This is not a story with a happy ending. Or a happy beginning for that matter. It’s a story of suicides, sexual abuse, a mystery to solve and art as means to deal with trauma. Ready?
My name is Charlotte
Charlotte was born in 1917 to a well-off Jewish family in Berlin. Her childhood was happy, she had all she needed. But one day her mum didn’t smile back- she fell ill. Did she suffer from depression? Probably. The thing we know is that one day Charlotte’s mum jumped out of the window. And little Charlotte saw her body on the street.
My mother killed herself
Her mother was not the first woman in the family to commit suicide. Before, Charlotte’s grandmother’s sister drowned herself in a pond. Then, Charlotte’s grandmother herself followed: she hanged herself. Charlotte remained the last one. “Why do women kill themselves?”, she asked in her unique book-play-series of gouaches.
Should I follow?
Charlotte wanted to understand what was happening to the women in her family. Was it a mental disorder? She didn’t want to follow in their footsteps by any chance. She began to compile a complex artwork, a sort of a play or a fairy-tale, in which fictional characters (based on real-life people) experienced events resembling the ones from her own life. She called it Life? Or Theater? I believe that this way Charlotte tried to come to terms with all the trauma she experienced, as well as a tool to solve the mystery of her family.
And one day she did. As the WW2 began, Charlotte’s family had to hide. Yet, one day she and her grandfather were interred for several weeks in the Vichy-run concentration camp of Gurs, in southwestern France. When they were released, they moved in together in Nice. In her notes she wrote about her grandfather’s requests to share “a bed with me,” and his reasoning: “I’m in favor of what’s natural.” Charlotte finally got the answer: her grandfather was the source of whole misery. She decided to stop it: one day she served him an omelette containing poison. Charlotte killed him.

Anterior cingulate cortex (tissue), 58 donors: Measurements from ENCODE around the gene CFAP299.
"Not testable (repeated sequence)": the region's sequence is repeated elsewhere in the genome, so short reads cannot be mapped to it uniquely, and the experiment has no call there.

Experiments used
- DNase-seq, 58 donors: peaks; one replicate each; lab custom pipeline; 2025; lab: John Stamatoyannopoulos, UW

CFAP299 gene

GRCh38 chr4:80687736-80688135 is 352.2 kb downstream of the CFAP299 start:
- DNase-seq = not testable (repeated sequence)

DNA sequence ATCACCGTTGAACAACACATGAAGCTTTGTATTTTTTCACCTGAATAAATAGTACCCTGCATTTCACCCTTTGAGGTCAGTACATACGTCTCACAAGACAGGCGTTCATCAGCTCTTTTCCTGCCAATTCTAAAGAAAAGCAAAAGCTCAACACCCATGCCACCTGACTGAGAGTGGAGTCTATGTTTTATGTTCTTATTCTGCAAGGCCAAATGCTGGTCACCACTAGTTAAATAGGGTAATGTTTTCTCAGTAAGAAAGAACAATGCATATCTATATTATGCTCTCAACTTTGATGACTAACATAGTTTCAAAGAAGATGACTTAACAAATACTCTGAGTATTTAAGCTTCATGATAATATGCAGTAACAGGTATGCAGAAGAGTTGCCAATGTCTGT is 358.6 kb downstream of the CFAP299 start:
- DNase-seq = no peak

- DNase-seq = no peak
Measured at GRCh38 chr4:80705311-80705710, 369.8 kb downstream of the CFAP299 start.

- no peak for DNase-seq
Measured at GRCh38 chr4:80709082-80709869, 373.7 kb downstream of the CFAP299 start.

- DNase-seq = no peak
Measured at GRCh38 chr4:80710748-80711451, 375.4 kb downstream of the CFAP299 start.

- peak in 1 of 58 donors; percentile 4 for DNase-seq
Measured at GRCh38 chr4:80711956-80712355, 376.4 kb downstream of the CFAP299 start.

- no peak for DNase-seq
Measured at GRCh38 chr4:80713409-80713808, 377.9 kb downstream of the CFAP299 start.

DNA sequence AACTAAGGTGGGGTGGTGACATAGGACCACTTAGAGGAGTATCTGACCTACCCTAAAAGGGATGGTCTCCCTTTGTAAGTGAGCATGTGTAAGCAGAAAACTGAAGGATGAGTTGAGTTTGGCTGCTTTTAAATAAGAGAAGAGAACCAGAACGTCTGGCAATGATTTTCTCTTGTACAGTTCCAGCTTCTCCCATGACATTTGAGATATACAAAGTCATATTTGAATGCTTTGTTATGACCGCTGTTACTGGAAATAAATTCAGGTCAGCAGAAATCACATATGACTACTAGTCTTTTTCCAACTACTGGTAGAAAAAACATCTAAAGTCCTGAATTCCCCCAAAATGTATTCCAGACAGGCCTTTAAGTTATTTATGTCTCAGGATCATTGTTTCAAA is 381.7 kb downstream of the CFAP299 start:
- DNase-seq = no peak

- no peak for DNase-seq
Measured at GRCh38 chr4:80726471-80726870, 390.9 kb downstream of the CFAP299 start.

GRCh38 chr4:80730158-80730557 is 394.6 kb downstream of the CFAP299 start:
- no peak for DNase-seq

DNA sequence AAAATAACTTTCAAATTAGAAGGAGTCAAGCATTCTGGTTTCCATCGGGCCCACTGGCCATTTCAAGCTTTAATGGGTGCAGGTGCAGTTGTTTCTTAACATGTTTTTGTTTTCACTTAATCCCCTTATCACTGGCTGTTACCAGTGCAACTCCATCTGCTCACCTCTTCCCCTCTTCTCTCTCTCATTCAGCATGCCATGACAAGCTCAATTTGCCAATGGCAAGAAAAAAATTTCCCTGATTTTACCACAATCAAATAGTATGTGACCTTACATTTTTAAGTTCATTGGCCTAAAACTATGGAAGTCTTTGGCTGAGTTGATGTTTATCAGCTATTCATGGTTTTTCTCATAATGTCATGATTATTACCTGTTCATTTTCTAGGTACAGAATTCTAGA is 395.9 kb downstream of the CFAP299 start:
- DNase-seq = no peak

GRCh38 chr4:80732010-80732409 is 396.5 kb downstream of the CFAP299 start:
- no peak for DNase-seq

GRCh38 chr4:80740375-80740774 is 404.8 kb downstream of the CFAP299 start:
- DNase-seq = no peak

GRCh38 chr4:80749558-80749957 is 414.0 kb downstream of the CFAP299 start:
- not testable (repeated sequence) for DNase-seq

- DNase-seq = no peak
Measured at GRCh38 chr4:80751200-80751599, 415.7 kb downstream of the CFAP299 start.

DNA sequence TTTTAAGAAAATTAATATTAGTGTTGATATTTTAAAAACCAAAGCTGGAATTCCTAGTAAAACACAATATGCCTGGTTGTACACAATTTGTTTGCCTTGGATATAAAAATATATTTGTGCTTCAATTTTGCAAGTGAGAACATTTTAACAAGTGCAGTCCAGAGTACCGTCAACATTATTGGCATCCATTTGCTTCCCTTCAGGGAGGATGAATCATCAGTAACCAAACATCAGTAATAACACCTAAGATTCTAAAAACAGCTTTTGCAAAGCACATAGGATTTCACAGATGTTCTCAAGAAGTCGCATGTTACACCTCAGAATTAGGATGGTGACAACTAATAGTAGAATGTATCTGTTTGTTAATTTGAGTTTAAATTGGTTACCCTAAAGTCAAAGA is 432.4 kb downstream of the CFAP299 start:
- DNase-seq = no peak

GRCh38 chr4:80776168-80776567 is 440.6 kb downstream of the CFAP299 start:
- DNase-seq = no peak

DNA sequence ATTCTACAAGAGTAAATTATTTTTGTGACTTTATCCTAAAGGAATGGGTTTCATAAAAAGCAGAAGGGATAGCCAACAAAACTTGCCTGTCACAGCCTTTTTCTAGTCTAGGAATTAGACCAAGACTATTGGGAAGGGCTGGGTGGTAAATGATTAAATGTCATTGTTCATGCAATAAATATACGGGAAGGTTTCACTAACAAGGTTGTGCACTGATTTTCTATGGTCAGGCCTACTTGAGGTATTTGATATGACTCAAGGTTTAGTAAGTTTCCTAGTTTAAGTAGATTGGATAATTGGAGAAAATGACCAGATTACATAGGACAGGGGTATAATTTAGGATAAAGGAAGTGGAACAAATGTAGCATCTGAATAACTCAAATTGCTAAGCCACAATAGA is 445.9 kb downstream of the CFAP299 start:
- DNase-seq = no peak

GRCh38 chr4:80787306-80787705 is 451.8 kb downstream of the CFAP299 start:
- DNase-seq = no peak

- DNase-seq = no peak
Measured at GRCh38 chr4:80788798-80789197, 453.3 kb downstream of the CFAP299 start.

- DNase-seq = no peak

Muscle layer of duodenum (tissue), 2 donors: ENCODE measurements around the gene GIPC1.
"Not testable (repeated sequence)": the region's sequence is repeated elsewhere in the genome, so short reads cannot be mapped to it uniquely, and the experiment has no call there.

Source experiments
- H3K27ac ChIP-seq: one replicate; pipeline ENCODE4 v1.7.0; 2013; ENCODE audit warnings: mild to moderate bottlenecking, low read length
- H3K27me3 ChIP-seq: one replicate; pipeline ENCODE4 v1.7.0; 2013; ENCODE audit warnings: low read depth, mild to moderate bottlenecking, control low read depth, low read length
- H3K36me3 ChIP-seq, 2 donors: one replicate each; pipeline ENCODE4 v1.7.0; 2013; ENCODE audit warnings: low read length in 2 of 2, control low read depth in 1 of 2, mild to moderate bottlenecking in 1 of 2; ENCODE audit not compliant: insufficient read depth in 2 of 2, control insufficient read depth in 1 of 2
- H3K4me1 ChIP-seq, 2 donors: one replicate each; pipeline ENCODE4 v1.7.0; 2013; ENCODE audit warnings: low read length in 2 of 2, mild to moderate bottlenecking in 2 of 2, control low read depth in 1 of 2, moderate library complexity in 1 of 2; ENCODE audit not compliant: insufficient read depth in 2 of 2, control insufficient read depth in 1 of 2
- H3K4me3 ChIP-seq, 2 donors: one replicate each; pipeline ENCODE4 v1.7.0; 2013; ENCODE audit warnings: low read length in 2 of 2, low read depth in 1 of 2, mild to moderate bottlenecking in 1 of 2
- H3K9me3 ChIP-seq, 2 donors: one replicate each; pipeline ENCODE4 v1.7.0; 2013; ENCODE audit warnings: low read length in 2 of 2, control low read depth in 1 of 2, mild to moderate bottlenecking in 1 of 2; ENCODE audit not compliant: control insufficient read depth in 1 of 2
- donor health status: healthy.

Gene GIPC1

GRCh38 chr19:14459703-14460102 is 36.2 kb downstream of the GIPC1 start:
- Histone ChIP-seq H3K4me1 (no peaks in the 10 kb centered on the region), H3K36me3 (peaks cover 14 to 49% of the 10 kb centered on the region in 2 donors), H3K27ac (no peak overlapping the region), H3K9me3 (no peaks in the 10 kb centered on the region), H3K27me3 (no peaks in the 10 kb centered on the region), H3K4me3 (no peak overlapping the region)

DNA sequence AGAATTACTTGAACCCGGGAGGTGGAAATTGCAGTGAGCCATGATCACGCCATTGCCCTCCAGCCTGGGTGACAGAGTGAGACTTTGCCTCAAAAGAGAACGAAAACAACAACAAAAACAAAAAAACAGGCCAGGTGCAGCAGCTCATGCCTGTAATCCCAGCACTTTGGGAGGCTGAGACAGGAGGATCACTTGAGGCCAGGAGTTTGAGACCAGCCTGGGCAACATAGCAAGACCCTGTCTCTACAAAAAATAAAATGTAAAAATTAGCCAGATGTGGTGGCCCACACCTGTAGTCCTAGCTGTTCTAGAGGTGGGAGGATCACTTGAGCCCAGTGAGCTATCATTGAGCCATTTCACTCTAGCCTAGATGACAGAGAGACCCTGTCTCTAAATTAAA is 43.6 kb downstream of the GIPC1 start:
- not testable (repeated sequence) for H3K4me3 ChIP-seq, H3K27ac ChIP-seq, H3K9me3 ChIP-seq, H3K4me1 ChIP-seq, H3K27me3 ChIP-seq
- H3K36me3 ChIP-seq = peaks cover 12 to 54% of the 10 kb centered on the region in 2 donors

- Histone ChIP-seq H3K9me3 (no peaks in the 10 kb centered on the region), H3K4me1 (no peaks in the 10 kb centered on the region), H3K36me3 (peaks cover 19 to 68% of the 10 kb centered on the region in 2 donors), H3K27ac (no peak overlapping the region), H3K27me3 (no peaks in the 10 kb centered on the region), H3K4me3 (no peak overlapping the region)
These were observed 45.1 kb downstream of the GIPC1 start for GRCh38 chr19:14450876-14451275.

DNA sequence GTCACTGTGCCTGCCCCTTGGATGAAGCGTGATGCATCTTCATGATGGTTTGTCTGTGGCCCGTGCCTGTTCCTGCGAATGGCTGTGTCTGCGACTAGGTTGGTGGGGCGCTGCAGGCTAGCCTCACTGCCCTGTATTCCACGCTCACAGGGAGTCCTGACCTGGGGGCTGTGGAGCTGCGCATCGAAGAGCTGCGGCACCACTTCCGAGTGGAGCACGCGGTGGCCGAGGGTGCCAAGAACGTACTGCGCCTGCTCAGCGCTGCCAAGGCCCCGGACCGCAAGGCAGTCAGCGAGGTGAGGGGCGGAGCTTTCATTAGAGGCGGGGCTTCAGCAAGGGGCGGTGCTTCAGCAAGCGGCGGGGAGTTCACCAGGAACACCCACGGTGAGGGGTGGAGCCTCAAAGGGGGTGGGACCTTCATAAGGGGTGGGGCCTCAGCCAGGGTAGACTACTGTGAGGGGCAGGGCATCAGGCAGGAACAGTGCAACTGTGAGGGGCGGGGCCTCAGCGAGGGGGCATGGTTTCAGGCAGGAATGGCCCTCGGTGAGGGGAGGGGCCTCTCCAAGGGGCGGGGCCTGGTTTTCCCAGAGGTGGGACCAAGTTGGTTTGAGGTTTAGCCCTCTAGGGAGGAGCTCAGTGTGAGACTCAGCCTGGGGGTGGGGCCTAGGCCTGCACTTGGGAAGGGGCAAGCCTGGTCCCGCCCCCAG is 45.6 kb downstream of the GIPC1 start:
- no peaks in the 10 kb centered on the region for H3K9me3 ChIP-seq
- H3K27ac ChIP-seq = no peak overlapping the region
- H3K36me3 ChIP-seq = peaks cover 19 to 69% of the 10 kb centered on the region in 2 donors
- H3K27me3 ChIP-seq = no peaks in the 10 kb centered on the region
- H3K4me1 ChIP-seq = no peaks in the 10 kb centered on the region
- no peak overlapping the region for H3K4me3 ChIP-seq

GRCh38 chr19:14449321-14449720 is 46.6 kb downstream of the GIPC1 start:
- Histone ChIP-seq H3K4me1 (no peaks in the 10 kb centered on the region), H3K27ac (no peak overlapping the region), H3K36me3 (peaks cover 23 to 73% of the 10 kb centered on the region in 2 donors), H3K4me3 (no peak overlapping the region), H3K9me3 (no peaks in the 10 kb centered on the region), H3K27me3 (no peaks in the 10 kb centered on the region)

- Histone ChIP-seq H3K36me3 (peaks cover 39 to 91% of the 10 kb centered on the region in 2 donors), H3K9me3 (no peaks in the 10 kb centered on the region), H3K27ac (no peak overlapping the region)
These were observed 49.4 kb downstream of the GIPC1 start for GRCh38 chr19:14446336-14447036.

When she decided to marry a man whom she didn’t love, she made one mistake: the marriage documents became the evidence of her existence as a Jew. One day Gestapo knocked on her door and took her away straight to Auschwitz. Since she was pregnant, she did not have a chance to survive. She was gassed in a gas chamber at the age of 26, in 1943. Yet, her work has survived.
The Jewish Historical Museum in Amsterdam marks the 100th anniversary of the birth of Charlotte Salomon (1917-1943) with a special exhibition dedicated to her artistic legacy: the artwork Life? Or Theatre? (on display until 25 March 2018).
Want to read another grim story? Have a read about the grey life of Romaine Brooks.
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